Wall Street Journal's Scores

  • Movies
  • TV
For 2,244 reviews, this publication has graded:
  • 41% higher than the average critic
  • 2% same as the average critic
  • 57% lower than the average critic
On average, this publication grades 2.5 points lower than other critics. (0-100 point scale)
Average Movie review score: 59
Highest review score: 100 Pan's Labyrinth
Lowest review score: 0 Flipped
Score distribution:
2,244 movie reviews
  1. There's no better fun for movie lovers than a small, unheralded film that turns out to be terrific -- unless it's a small, unheralded sequel that trumps the original.
  2. Ray
    At the center of it all is an incomparable singer brought to life by a sensational actor. With a huge soul to fill, Jamie Foxx has filled it to overflowing.
    • Wall Street Journal
  3. Much of the time, though, you're transfixed by the beauty of a spectacle that seems all of a piece. Special effects have been abolished, in effect, since the whole thing is so special.
  4. The actress gets immeasurable help from the writing: Lisbeth's anger is matched by her intelligence and her physical prowess, which enables her to administer as well as absorb pain in megadoses. But none of it would register without Ms. Rapace's singular combination of eerie beauty and feral intensity. She's a movie star unlike any other.
  5. There's an old-Hollywood feel to the movie's solid showmanship and unabashed sophistication. These days it's feature-length 'toons, sporting the newest-fangled technology, that take kids and adults alike back to the movies' good old days.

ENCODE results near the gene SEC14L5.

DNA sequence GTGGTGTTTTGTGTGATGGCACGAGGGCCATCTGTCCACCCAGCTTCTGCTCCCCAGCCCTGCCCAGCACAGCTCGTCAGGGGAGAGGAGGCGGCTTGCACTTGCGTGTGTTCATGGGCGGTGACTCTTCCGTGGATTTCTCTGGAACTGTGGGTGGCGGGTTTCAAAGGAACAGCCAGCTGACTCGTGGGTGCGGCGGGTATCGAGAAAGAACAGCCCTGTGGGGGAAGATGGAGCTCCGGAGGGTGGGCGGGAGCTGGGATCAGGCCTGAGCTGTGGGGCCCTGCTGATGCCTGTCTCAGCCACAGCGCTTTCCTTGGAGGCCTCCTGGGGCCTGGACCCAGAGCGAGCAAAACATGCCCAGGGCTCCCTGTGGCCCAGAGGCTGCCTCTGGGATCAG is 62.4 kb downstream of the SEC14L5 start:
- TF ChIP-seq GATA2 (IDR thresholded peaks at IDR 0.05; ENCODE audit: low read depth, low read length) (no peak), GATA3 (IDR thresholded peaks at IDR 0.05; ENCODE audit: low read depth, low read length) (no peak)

• Wall Street Journal
  6. The silliness of Jump Tomorrow takes your breath away, and I mean that as high praise.
  7. The director Penny Marshall has gone straight to the heart of this complex story and made a powerfully poignant and illuminating film. She doesn't hesitate to push for the grand sentimental moment, but balances the teary stuff with restraint and humor. To be sure, Awakenings seems calculated to induce weeping -- and it does, without making the weeper feel cheap. [20 Dec 1990, p.A14]
    • Wall Street Journal
  8. Joseph Levy's sneakily stirring documentary opens up feelings you would never have expected from the premise — a portrait of three American restaurants.
  9. With this genuinely big entertainment, powered by a beating heart, Steven Spielberg has put the summer back in summer movies.
    • Wall Street Journal
  10. It is, simply and stirringly, a kind of beau ideal of education, a vision of how the process can work at its best.
    • Wall Street Journal
  11. A remarkable -- and harrowing -- debut feature that makes you think there's hope after all for the future of independent films.
    • Wall Street Journal
  12. Crumb pulls us in with rich detail, and with what it says, or suggests, about art, drugs, psychology and the subconscious.... Like last year's "Hoop Dreams," this documentary does justice to a great subject. [08 Jun 1995]
    • Wall Street Journal
  13. Now the movie can be seen for what it was all along, remarkable by any standards.
    • Wall Street Journal